The public hearing will be in the House Gaming Oversight Committee on Tuesday, September 27, at 9 a.m. The topic? A “review of states which currently have fantasy sports and/or I-Gaming,” according to the committee’s website.
The online gambling part of that review will not have changed at all since the last time the PA legislature considered it. The list remains short, with just Nevada, New Jersey and Delaware having regulated online poker and/or gambling. All three have had it since 2013.
The DFS side of things, however, has changed dramatically in the past year. In 2016, eight states have formally legalized and regulated the DFS industry:
The DFS side of the equation would seem likely to be more of the focus of the hearing. It’s noteworthy, of course, that most major DFS operators, including DraftKings and FanDuel, serve the PA market already, in an unregulated fashion.
The House has already passed a bill that included online gambling. This summer, the legislature and the governor agreed to a budget that would include $100 million in revenue from a gambling expansion package, with online gambling generating most of that money.
So why is The House holding a hearing, and not the Senate?
The statehouse has been in recess for much of the summer, and it is up to the Senate to act on the gambling expansion and online gambling. However, it has a very short window to do so this fall, with just nine days in its active calendar. The Senate is back in session starting on Monday.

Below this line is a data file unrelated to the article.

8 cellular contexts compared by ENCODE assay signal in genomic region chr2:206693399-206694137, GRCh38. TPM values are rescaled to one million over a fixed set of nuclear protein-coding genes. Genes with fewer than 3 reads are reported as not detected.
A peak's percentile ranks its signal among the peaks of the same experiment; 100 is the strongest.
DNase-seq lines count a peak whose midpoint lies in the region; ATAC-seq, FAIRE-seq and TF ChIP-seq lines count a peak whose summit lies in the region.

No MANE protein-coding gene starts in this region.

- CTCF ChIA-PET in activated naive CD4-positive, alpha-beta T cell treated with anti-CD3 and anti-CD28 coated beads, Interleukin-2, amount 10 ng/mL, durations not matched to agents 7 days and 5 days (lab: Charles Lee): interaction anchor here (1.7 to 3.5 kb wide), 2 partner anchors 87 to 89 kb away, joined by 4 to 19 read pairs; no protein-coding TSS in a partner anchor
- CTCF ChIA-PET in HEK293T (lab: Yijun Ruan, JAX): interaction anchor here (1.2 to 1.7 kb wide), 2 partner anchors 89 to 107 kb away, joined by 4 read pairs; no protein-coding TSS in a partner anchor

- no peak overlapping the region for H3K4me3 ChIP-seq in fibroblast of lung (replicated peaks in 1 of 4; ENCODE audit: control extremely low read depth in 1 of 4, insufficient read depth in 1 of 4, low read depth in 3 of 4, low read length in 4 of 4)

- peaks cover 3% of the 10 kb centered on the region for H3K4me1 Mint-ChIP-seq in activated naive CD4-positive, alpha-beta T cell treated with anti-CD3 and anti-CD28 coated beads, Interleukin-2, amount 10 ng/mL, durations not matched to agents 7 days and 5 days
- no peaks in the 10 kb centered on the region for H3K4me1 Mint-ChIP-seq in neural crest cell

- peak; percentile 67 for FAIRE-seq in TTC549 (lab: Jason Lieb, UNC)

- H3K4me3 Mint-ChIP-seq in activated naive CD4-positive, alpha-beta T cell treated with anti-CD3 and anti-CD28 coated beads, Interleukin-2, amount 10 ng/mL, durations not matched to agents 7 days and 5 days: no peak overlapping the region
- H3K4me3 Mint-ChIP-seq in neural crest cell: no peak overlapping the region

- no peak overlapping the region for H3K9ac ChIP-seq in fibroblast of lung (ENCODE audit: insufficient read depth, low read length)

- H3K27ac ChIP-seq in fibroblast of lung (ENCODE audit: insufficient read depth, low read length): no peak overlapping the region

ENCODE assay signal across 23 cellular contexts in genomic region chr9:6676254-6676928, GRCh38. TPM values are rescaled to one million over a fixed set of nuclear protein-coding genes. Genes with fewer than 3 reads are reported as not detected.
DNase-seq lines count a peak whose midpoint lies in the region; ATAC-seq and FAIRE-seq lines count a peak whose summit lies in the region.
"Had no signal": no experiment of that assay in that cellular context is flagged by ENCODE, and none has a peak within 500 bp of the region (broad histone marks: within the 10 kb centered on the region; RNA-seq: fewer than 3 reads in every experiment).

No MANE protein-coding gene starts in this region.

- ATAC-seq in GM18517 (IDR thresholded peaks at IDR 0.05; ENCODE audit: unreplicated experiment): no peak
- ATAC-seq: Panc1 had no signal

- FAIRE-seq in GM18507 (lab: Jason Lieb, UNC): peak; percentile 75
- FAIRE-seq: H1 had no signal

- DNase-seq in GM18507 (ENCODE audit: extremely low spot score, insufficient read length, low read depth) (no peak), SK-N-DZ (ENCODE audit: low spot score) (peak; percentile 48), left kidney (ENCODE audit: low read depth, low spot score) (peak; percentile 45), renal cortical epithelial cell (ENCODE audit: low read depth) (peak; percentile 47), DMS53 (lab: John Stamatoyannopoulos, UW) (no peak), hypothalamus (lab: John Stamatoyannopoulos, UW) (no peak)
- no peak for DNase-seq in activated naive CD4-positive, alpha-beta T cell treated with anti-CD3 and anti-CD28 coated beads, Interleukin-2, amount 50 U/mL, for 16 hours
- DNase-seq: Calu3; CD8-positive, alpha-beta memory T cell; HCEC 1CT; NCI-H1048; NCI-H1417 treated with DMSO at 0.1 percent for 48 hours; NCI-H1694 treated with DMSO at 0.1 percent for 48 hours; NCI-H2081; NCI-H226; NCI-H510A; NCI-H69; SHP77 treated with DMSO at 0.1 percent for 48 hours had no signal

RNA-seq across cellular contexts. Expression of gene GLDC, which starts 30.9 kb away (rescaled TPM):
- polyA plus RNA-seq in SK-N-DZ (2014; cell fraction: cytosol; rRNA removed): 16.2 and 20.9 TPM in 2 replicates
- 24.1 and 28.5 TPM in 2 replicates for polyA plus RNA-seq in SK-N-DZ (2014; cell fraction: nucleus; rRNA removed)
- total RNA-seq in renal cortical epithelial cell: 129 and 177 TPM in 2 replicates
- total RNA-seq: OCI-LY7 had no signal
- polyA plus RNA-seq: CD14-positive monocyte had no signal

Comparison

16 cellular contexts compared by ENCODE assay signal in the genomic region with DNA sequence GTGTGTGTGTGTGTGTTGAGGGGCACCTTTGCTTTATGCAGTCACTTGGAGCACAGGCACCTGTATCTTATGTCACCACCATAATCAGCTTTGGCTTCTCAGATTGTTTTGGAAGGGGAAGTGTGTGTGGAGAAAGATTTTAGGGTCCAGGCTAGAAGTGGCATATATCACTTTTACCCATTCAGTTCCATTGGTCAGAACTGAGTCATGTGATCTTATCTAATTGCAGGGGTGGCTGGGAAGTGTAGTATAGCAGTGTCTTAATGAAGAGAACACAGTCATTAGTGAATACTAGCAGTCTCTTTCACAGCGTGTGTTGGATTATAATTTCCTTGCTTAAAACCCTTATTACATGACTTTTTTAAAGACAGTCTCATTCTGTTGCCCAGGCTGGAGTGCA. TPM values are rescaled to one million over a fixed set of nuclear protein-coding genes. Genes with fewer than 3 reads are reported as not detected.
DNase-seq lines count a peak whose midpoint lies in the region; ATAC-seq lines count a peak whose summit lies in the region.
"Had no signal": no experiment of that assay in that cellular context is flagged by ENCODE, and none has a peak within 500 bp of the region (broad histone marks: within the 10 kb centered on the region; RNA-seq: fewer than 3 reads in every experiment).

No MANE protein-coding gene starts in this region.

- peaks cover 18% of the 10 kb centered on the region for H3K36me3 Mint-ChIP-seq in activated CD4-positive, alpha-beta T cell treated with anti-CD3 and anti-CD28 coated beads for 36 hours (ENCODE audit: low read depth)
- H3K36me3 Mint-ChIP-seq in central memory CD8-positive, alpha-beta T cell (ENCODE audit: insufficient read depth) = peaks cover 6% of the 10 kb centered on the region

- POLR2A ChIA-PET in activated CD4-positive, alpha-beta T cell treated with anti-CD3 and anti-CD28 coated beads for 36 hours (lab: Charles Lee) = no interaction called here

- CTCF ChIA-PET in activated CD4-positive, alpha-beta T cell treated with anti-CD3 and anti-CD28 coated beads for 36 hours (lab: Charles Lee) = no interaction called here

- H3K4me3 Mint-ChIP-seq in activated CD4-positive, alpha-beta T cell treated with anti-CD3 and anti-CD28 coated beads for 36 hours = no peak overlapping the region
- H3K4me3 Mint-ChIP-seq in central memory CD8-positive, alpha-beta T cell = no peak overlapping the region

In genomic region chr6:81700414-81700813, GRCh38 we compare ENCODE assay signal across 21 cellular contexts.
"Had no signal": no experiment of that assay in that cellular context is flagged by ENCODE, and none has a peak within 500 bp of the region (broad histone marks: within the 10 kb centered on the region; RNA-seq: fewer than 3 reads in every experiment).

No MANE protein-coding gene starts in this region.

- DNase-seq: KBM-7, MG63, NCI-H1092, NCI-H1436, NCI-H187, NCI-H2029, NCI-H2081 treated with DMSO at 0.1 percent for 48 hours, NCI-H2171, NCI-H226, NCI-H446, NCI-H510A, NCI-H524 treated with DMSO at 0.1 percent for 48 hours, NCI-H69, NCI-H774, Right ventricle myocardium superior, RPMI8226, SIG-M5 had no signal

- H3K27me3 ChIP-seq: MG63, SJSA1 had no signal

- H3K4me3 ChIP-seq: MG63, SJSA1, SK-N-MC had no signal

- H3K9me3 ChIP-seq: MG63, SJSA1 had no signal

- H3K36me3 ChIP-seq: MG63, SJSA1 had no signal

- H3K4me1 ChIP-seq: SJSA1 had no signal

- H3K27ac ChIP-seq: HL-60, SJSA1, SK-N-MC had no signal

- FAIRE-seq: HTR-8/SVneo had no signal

The timing of the hearing would seem to point to an effort by the House to light a fire under the Senate on the issue. Consider:
When the budget was slated to be funded with online gambling revenue, it looked like almost a certainty that regulation was coming to PA.
But, like anything in government and politics, promises are only about as good as the paper they are written on. It’s not clear that the Senate has made or will make any progress toward a final gambling bill.
That makes the possibility of the issue getting punted to 2017 a very real one. And if that happens, all bets might be off.
After the elections, finding that extra $100 million from a new tax, unrelated to gambling, could be more palatable than it was prior to the elections.
It seems like the House is doing its best to get the upper house to take action now. Whether it has the ability to generate momentum in that body remains unknown.